Trivia or Job Interview?

I've built multiple SaaS, and some are used by multinationals. Yet, I fail miserably at tricky interview questions. In this article, I'm going to show you a few recent questions I got, and share my thoughts.

In case you haven't seen any of my work. In the last 12 months, I've launched,, and a bunch of open source projects. I like to believe that I know what I'm talking about.

Question 1

Here is a simple design of a navbar menu, we are struggling to stick the login button to the right edge of the <nav> (borders are added for a better understanding).


  <a href="#">Home</a>
  <a href="#">Products</a>
  <a href="#">About</a>
  <a href="#">Log in</a>

  nav { display: flex }
  a { margin: 0.4rem; padding: 0.4rem; }

Options - Single Choice

  • a:last-of-type { margin-left: auto; }
  • a:last-of-type { margin-left: 100%; }
  • a:last-of-type { float: right; }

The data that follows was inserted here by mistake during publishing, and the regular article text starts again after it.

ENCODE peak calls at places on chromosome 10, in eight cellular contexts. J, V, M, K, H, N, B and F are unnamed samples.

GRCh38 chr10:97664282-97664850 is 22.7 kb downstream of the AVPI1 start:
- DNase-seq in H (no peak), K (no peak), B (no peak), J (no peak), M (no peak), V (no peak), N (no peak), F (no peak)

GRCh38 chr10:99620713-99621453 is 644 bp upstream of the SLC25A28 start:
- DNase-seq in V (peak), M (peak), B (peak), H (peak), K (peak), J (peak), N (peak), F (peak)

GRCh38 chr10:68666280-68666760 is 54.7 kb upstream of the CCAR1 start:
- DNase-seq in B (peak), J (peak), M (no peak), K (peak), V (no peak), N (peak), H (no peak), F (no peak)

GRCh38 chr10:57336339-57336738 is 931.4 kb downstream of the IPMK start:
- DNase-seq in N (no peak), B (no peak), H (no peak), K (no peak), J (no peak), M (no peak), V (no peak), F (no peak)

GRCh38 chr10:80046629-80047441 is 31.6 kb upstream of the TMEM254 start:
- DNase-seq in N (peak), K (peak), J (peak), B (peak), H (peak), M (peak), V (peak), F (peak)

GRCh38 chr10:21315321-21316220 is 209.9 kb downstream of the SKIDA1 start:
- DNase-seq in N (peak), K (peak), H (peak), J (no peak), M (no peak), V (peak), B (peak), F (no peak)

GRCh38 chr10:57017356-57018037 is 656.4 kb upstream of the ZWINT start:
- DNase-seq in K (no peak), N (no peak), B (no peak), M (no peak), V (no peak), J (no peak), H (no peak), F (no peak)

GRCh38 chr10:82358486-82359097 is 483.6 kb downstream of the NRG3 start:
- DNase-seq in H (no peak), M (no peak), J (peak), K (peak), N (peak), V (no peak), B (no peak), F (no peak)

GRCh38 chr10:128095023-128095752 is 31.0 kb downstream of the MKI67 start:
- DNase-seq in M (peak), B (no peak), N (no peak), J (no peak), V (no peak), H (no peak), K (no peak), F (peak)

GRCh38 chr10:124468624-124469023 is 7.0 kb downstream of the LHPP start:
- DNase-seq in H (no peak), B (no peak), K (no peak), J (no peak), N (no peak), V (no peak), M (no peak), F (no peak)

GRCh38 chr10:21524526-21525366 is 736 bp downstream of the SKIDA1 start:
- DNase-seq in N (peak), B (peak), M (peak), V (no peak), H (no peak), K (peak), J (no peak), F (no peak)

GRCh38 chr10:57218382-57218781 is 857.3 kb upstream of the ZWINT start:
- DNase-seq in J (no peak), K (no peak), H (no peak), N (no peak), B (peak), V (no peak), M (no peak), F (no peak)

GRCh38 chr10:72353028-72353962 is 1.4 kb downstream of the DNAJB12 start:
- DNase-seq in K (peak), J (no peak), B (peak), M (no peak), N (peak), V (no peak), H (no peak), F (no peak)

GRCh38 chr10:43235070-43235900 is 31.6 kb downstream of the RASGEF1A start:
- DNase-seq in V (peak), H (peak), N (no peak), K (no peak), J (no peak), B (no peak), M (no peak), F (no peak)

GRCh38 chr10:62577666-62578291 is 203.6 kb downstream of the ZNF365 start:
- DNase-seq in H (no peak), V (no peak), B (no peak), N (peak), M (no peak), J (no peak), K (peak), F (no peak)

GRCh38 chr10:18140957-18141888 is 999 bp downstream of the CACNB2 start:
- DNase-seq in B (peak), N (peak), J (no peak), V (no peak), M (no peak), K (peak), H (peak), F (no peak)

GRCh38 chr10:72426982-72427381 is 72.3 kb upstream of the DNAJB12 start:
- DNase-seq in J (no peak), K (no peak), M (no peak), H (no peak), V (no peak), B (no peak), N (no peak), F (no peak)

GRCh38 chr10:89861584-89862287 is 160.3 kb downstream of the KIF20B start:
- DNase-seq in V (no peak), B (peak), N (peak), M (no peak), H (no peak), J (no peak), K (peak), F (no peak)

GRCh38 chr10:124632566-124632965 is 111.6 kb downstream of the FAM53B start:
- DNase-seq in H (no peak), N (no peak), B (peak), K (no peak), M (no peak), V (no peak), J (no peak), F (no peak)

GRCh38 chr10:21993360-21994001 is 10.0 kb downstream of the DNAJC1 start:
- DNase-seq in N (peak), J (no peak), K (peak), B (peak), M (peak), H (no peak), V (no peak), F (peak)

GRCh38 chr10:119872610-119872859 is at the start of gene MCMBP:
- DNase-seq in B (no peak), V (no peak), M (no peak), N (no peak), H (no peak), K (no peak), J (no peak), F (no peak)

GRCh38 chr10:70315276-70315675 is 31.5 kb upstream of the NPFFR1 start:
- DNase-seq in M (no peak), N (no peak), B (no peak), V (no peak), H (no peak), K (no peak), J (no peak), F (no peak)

• a:last-child { margin-left: auto; }
  • nav:last-child { float: right; }

My thoughts

The interview existed of 12 questions, that had to be answered within 16 minutes. That sounds doable, until you meet the trick questions.

Have you thought about the question? I think that a:last-child { margin-left: auto; } is the correct answer. But a:last-of-type { margin-left: auto; } works as well. As this is an automated interview, I can only hope that I choose whatever the interviewer prefers. As a:last-of-type is listed first, this is easy to get tricked by. Time is limited, so when the candidate is confident that an option works, they are going to choose that, and move on to the next question.

I usually tend to group the left and right options, and add a justify-content: space-between. Why is that not an option? Is that wrong? Can we talk about it?

Question 2

const raiseError = (message: string) => {
  const err = new MyError(message);
  throw err;

What is the return type of this function in TypeScript?

Options - Single Choice

  • MyError

  • void

  • null

  • undefined

  • never

My thoughts

The clock was ticking, and I chose void. As that's how I would annotate this function. Makes sense, right? Think again! The return type of this function isn't void, it's never. As it's impossible for this function to return.